Internal Security: Publications

You are here

  • Share
  • Tweet
  • Email
  • Whatsapp
  • Linkedin
  • Ethnicity and Violent Conflicts in Northeast India: Analysing the Trends

    This article is a moderate attempt to understand the various ideas associated with ethnicity and ethnic conflicts, and to study the nature, trends and typology of ethnic and insurgent conflicts in the North East Indian states (viz. Arunachal Pradesh, Assam, Meghalaya, Mizoram, Manipur, Nagaland and Tripura) from 1990 to 2016, using the UCDP/PRIO Armed Conflict Dataset.

    July 2019

    Terrorism Can and Should be Defined. But How?

    The debate over what constitutes terrorism spans a wide, diverse and largely a competing body of intellectual strands. In particular, the lack of consensus on the need (or otherwise) for a universally acceptable definition or no definition at all characterizes the discursive dynamics of the definitional subfield. Conversely, there is a persistent tendency of circumspection to embrace methodologies, e.g. case study frameworks, that can prove to be more helpful in conceptualizing terrorism.

    July 2019

    Power Trading and National Security

    Power trading across borders is not a new concept, even in the subcontinent. However, it has been sporadic and unstructured and often not in strict consonance with the requirements of national security. This article seeks to make out a case for using energy security and cross border power trade, as one of the ‘soft power’ tools to further our national security.

    September 2018

    Human Security Approach to Internal Security: Case Study of Reconciliation and Insurgency in Tamenglong, Manipur

    Human security as a concept contends that the appropriate referent for peace and security should be the individual instead of the state. This Essay explores whether a human security-centred approach, i.e., a focus on the individual citizen’s concerns and security complements rather than contradicts state and national security.

    July 2018

    Unheeded hinterland: identity and sovereignty in northeast India, by Dillip Gogoi

    Partly the result of a political and physical isolation compounded by decades of conflict in the region, Northeast India is often viewed through the prism of security studies, institutional performance or developmental governance. While important contributions in themselves, a state-centric focus often overlooks the complexity of the causes and dynamics. It ignores the consequences of regional societal forces’ articulation of identity, nationalism, separatism and sovereignty that can shape political boundaries in the region, thus overlooking the salience of subaltern narratives.

    January 2017

    Compressing Politics in Counterinsurgency (COIN): Implications for COIN Theory from India’s Northeast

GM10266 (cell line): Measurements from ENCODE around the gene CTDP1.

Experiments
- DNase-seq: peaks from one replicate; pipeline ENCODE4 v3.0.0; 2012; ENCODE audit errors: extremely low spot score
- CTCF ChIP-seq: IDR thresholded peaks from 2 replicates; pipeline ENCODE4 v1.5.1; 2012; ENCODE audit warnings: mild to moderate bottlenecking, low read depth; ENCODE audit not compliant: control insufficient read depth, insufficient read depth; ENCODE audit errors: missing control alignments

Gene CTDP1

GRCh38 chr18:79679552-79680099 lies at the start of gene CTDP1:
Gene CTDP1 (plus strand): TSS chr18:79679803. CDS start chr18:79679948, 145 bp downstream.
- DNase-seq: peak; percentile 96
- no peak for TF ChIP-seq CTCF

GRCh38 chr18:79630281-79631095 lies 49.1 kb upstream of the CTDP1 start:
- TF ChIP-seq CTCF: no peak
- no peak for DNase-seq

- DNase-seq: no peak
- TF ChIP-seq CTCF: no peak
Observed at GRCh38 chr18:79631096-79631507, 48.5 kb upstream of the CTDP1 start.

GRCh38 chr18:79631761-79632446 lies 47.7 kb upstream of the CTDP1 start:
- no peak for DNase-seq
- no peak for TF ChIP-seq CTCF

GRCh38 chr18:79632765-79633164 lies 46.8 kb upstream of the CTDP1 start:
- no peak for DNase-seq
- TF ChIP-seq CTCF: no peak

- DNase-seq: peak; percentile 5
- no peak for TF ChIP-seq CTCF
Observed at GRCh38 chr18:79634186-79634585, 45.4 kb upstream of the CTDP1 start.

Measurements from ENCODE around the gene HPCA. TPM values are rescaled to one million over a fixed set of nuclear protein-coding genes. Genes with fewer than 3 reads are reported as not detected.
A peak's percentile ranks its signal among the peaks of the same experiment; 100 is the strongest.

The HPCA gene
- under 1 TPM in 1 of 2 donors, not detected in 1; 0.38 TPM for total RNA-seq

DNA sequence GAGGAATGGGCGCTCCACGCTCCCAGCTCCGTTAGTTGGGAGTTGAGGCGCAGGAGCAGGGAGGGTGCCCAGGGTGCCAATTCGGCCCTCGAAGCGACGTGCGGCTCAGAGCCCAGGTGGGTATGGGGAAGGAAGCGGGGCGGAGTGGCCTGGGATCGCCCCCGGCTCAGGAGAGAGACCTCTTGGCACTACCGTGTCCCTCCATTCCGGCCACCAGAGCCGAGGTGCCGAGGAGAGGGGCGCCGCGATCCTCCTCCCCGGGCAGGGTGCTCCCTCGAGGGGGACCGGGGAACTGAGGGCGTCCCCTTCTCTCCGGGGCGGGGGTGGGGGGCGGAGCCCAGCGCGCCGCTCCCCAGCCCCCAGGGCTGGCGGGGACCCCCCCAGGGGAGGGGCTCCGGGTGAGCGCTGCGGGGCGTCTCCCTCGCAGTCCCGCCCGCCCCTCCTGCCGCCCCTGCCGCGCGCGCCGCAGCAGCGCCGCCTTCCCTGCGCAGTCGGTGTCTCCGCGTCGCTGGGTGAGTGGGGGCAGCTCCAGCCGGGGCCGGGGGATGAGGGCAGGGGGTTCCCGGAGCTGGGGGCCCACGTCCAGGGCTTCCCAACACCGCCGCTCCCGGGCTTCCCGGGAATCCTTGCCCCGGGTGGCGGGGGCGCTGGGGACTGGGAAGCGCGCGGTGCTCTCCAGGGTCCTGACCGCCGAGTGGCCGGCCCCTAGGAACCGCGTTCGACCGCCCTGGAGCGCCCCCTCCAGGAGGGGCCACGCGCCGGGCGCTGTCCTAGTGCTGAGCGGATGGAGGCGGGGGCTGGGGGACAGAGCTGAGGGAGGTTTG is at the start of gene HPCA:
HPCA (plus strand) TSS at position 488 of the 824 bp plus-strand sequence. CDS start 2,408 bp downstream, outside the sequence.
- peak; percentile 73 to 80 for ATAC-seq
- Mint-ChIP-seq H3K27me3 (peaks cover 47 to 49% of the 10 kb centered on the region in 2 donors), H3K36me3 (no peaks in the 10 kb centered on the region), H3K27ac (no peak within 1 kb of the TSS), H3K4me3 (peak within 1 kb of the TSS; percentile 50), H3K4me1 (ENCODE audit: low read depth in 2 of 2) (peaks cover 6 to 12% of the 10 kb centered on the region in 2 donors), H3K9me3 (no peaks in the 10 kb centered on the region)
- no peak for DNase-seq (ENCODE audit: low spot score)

Counterinsurgency (COIN) has long been recognised as a political phenomenon, but current theoretical understandings of politics in COIN reflect ideal types, overlooking the depth and complexity of the politics of insurgency and COIN. Drawing from India’s experience in its northeastern region, this article argues that COIN theory overlooks the political agency and multiplicity of actors, as well as overlooking the fundamentally political scope of interactions that take place between them.

    September 2017

    The Battle for Siachen Glacier: Beyond Just a Bilateral Dispute

    Contemporary scholarship working on Indo-Pak issues has tended to view Siachen as a bilateral issue, and therefore, not much literature has been generated analysing the conflict beyond this spatio-temporal realm. Stephen Cohen terms the battle over Siachen as a ‘struggle of two bald men over a comb’ and dismisses the conflict as militarily unimportant. Veteran journalist Myra Macdonald’s book Heights of Madness gives an excellent account of the Siachen saga from both Indian and Pakistani sides but does not provide any strategic evaluation of the conflict. Lt Gen.

    September 2017

    Muslim Traditionalism and Violence in the Middle East

    In recent years, especially after the 9/11 attacks on America, Western academics and policy-makers have increasingly viewed Islam as an inherently violent religion and Muslims as terrorists.

    November 2017

    The Oil Market Challenge

    Over the last few years, it has been a roller coaster ride for the oil markets. From $110 a barrel in 2010, prices began dropping from June 2014 and finally dropped to below $30 a barrel in January 2016. Then from the end of the first quarter of 2016, prices started recovering and have been hovering around $50 a barrel since May

    September 2016

    Identity, contestation and development in Northeast India by Komol Singha and M. Amarjeet Singh

    Inhabited by numerous tribes and sub-tribes with fierce clan loyalties, the north-east of India has been plagued by identity-inspired insurgencies since independence. The first of these insurgencies was that of the Naga National Council (NNC) in the mid-1950s. Subsequent decades saw the outbreak of other, similar, insurgencies among the Meiteis, Mizos, Assamese and Boroks.

    September 2016

    Pages

    Top